DVD Release DateNew study claims Hollywood's commitment to increasing diversity by hiring more women...

New study claims Hollywood’s commitment to increasing diversity by hiring more women and people of color was merely symbolic

  • The entertainment industry’s efforts towards diversity and inclusivity are largely performative and lack real change.
  • Women continue to be underrepresented in key roles behind the camera, with only 16% of directors being female in 2023’s top 250 grossing films.
  • The success of female-directed films like Greta Gerwig’s Barbie does not indicate a significant shift in Hollywood’s gender disparity.

Despite increased calls for diversity and inclusivity within the entertainment industry, two new reports suggest that little progress has been made regarding gender and racial disparity in Hollywood. A study by the USC Annenberg Inclusion Initiative labels the industry’s diversity pledges as “performative” and “not real steps towards fostering change.” This conclusion is supported by a separate study conducted by the Center for the Study of Women in Television and Film at San Diego State University.

The study from San Diego State University examined the teams behind 2023’s top 250 grossing films and found that women represented only 16% of the directors, a decrease from 18% in 2022. Overall, women accounted for just 22% of all directors, writers, producers, executive producers, editors, and cinematographers working on these projects, down from 24% in 2022.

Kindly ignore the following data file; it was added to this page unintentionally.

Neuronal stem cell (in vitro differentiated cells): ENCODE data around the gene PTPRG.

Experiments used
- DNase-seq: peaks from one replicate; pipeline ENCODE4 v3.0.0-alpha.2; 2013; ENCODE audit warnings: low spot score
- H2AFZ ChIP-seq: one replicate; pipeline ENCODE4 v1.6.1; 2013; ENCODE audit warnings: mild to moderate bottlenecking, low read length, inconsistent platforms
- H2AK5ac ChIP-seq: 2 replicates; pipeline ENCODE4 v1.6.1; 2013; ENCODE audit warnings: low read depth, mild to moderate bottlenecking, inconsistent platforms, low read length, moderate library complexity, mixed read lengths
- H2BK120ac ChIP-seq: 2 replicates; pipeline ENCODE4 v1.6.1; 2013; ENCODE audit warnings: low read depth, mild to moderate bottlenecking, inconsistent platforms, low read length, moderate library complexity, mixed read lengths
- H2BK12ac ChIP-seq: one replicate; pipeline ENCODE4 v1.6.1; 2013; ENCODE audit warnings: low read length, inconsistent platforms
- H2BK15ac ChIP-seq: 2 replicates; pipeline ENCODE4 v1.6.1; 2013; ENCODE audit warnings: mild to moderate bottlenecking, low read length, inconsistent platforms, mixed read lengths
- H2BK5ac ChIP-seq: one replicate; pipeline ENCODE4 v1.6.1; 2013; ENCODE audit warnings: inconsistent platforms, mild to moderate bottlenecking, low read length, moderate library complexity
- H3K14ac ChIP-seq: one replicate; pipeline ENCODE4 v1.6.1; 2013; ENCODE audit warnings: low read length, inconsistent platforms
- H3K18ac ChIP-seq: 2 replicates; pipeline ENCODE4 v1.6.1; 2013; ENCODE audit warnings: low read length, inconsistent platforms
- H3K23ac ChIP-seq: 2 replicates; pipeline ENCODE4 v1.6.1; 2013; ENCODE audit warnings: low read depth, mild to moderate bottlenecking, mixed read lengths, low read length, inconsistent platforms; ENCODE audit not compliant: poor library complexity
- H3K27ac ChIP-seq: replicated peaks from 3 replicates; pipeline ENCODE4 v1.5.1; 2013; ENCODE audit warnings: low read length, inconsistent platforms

USC’s report noted some improvement in women directors working on the top 100 grossing films, with 12% directed by women in 2023, up from 9% in 2022. However, the numbers for women of color directing these projects are more disappointing, with only four women, accounting for 3.4% of directors in this category, and no change from the previous year.

Although 2023 was a notable year for female filmmakers with Greta Gerwig’s Barbie being the highest-grossing film directed by a woman, this success does not represent significant change in the industry. Other successful female-directed films include Emerald Fennell’s Saltburn, Celine Song’s Past Lives, Kelly Fremon Craig’s Are You There God? It’s Me, Margaret, and Sofia Coppola’s Priscilla. However, Dr. Martha Lauzen, the author of the San Diego State University report, stated, “The numbers tell the story. Behind-the-scenes gender ratios in Hollywood remain dramatically skewed in favor of men.”

In an interview, Sofia Coppola mentioned experiencing difficulties in obtaining budgets comparable to male directors, citing cultural factors within the business. Although she can still make independent films, the struggle remains for equal treatment.

The report authors from USC caution against optimism for a more diverse and inclusive Hollywood, stating: “One film or one director are simply not enough to create the sea change that is still needed behind the camera. Until studios, executives, and producers alter the way they make decisions about who is qualified and available to work as a director on top-grossing films, there is little reason to believe that optimism is warranted.”